Pirates in Somalia are making a fortune by hijacking ships and demanding ransoms to set them and their crews free - one official estimates the total this year to be around $150m.
There are conflicting reports about how much they want for the Saudi oil tanker they seized last month, the Sirius Star, and its cargo of two million barrels of oil, but how do you negotiate and deliver a pirate ransom in the 21st Century?
From what can be gleaned - how the negotiations run their course and how the ransoms are paid - what goes on would be worthy of a Hollywood action movie script.
"No matter what process is taken, they always go through a middleman," advises BBC Somali service analyst Said Musa. "And trust is at the heart of everything."
Fahid Hassan, who has experience of the negotiations, says that after boarding the ship, the first step for the pirates is to make contact with its owners.
"All the important documents are there on the ship, so the pirates can know easily all the information they need," he says.
"The talks are by telephone, mostly satellite phone but sometimes even SMS/text messages are sent. The pirates do not negotiate themselves. They hire someone and often this person is a relative; someone they can trust."
"For the Sirius Star, there are two negotiators. Sometimes they are on the ship, sometimes they are in town. The negotiator must work and work and work to get the money which is a very difficult job. It is very difficult to please the owner and please the pirates," he adds.
"But once the money is delivered the negotiator gets a share, the same as a pirate. Everyone on the ship gets an equal share."
Mr Hassan says that in the past, the ransom was delivered by money transfer, but that now owners hire a third party to hand over the money directly.
"They come onto the ship or the pirates get onto their boat for the handover of the bags of cash," he says.
"The men who bring the money then go; they leave the ship to let the pirates count and check. Some of the pirates have counting machines and also machines to detect fake notes."
Roger Middleton, a Horn of Africa specialist at the Chatham House, says the ship-owners hire professionals, from specialist negotiators to private security firms, to transfer the ransoms.
"They are mostly ex-SAS and British or Australian. A lot are also South African," he says.
Not much more is known for certain, however, as it is an unwritten rule among members of such firms that there are no kiss-and-tell stories.
Understandably, those involved are also aware of the needs of their clients and the strict demand for secrecy with people's lives being at stake.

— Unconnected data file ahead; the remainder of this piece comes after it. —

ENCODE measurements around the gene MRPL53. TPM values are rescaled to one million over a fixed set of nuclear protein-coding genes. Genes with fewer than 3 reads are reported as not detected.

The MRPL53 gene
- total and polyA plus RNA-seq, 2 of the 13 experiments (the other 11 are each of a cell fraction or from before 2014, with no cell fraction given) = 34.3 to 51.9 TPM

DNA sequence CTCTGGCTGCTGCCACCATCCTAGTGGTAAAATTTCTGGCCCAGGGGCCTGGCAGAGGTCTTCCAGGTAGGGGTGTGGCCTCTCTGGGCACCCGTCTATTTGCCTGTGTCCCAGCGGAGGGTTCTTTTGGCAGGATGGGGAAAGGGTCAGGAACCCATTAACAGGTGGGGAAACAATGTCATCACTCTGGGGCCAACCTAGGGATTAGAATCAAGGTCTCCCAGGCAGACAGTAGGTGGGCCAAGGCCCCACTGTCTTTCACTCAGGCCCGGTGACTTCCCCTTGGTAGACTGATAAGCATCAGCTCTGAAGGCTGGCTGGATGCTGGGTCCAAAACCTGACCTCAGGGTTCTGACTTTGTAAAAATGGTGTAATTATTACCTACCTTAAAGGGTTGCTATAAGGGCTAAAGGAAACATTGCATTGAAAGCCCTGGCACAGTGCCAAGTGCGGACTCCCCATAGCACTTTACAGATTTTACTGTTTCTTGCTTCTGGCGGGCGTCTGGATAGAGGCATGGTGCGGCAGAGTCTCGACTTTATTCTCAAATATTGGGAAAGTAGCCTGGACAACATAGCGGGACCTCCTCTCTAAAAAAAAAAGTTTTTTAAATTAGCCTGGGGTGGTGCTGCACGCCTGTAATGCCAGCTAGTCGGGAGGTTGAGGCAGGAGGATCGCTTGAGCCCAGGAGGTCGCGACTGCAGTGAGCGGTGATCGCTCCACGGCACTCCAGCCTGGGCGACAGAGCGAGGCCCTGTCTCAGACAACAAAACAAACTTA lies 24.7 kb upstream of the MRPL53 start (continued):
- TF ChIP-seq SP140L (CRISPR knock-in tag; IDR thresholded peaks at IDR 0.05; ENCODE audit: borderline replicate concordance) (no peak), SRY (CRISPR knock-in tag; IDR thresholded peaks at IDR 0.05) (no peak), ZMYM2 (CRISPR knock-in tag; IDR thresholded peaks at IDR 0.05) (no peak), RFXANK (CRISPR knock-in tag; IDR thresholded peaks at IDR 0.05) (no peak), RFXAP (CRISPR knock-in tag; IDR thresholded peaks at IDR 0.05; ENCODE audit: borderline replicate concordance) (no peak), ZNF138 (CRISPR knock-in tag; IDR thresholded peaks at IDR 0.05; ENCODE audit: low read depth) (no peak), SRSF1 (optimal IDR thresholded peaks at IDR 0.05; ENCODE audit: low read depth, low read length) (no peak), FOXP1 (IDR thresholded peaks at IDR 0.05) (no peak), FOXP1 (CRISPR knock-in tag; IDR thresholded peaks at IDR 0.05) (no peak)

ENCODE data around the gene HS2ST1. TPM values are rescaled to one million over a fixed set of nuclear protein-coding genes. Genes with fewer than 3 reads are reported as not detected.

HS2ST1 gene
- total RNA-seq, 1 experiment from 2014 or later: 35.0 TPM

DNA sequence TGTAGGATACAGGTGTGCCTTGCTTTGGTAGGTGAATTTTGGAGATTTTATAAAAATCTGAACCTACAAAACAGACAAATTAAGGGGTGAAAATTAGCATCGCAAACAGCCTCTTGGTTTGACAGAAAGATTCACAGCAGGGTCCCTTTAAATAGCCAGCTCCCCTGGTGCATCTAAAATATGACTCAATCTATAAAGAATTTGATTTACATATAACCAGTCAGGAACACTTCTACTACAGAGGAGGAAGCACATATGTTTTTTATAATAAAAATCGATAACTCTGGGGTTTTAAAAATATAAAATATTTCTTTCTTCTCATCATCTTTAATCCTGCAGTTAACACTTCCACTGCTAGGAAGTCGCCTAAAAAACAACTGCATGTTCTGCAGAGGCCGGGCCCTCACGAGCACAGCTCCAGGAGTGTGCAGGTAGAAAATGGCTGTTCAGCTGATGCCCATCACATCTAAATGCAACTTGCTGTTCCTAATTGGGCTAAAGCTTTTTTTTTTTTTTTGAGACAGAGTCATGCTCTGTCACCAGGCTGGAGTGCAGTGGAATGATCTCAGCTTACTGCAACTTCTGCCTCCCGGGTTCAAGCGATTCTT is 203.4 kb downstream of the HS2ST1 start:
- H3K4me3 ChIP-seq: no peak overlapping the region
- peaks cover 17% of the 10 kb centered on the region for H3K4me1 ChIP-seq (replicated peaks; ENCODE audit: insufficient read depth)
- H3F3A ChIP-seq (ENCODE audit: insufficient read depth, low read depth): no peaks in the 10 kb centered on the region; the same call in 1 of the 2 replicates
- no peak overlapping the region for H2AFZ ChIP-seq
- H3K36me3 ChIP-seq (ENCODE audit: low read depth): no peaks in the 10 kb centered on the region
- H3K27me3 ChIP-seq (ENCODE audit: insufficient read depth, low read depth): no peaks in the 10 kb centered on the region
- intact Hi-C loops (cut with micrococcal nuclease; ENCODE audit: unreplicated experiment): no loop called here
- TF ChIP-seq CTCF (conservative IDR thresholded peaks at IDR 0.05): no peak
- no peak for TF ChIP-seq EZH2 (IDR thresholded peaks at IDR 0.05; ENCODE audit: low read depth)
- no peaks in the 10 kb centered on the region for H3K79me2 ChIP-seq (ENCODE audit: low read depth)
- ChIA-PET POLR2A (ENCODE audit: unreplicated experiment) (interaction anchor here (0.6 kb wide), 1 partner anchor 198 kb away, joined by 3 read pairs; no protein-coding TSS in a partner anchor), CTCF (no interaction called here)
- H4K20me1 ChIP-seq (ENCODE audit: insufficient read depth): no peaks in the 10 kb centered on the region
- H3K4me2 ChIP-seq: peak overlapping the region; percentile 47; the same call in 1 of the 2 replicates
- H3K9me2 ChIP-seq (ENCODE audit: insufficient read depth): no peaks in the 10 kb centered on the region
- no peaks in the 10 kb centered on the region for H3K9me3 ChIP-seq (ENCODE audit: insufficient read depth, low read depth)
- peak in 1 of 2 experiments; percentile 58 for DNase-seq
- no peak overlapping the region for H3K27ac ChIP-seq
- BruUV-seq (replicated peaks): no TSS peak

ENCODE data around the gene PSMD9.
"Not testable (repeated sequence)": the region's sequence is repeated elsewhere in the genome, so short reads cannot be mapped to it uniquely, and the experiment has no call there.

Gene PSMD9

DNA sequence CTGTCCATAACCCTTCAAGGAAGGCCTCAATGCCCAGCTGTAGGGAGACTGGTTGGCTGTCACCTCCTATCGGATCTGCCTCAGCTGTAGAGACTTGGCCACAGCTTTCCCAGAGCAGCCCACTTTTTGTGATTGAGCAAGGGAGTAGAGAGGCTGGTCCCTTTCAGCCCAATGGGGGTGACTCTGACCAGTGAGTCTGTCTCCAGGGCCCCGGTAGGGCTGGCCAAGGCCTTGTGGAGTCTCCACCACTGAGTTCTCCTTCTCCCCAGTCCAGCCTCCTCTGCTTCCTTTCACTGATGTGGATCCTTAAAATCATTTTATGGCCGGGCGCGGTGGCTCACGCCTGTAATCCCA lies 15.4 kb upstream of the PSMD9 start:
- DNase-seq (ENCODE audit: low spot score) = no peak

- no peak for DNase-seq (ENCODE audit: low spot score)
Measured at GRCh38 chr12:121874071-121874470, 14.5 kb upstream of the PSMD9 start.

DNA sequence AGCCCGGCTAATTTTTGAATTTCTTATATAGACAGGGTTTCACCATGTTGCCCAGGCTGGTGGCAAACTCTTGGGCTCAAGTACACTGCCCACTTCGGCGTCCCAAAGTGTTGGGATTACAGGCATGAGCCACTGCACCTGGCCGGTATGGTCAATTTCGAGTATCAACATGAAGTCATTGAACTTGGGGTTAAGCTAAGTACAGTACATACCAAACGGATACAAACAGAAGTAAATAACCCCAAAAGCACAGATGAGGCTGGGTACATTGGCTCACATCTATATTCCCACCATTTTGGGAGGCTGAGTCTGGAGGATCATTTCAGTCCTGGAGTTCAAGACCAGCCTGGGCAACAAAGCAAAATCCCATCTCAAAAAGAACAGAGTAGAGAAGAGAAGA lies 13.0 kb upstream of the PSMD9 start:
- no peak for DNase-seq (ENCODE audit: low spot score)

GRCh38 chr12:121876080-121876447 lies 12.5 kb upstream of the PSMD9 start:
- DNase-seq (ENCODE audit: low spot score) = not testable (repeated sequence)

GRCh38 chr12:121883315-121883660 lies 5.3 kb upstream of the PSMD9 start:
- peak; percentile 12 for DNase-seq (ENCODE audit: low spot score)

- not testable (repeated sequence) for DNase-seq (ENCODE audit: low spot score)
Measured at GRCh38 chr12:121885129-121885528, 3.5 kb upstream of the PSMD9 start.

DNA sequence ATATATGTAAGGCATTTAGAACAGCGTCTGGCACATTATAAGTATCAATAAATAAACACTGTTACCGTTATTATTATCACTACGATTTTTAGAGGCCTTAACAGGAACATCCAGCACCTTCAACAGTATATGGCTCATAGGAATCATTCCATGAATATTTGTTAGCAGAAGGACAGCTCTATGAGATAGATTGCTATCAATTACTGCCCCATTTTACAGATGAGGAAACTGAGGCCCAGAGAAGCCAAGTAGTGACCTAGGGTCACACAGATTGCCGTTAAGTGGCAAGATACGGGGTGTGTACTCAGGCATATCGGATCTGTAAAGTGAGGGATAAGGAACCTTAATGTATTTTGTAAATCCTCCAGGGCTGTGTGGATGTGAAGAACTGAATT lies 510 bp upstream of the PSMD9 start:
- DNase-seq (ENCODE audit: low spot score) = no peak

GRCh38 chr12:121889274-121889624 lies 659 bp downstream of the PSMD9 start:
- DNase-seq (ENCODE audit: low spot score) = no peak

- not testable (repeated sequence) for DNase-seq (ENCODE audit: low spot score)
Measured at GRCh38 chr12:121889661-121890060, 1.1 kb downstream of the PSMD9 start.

However, Mr Middleton says that such operations cost about $1m, not including the ransom.
"The professional negotiators get about $100,000 for their services and the lawyers get a fee of about $300,000," he explains.
Regarding what goes on behind closed doors, be it the negotiations and the legal and insurance matters as a result of these hijackings, Mr Middleton says it would be fair to say that, "most of it happens in London," he adds.
Gavin Simmonds, head of international affairs at the British Chamber of Shipping, agrees this assumption is "highly likely" as London is the centre of the global maritime industry.
"It seems perfectly plausible that the actual facilitation of ransom money is being done by London-based insurers," he says.
However, Mr Simmonds says he has also heard rumours that some exchanges have taken place in Dubai.
Bags of cash
The pirates ask that the ransom is all in used dollar bills - normally $50 or $100 notes - according to those with experience of such negotiations.
Kenyan sailor Athman Said Mangore, who was held captive for more than 120 days by Somali pirates, says they are known to make many demands and put in place a number of restrictions.
"They sometimes say they want $208,000 exactly in $100 bills only," he says.
"I don't know why they make those demands. They usually also don't like dollar bills that were printed in 2000 or the years before. If it was printed in 1999, they say: 'This is not fit to be used in our shop'," he adds.
Once the ship's owners have sourced cash, a private security firm takes over.
They then hire a tug boat, often from the Kenyan port of Mombasa, which they take further north up the coast towards Somali waters.
The security personnel then board the boat with the bags of cash and enough weaponry to keep it safe.
When the ransom has been paid, the pirates are left to count the money and are allowed to leave the vessel freely.
"The navies in the Somali waters of course must have a pretty good idea of what goes on, as they have spy drones and they are watching the hijacked vessels," Mr Middleton says.
"Whether there's any coordination between the ransom payers and the navies is unknown."
The BBC's Joseph Odhiambo in Mombasa says that on at least two prior occasions the ransom money was delivered to the hijacked vessels via air-drops.
He also says that other payments were flown from Wilson Airport in the Kenyan capital, Nairobi, into Somalia on cargo planes transporting the stimulant, khat.
No-one knows how long it will be until the Sirius Star is set free, but it is fair to say the ransom negotiations will be both complicated and delicate, with its cargo believed to be worth $100m.
And the families of its 25 crew members, who are being held hostage, will be hoping that the pirates stay true to their word that they have no intention of harming them.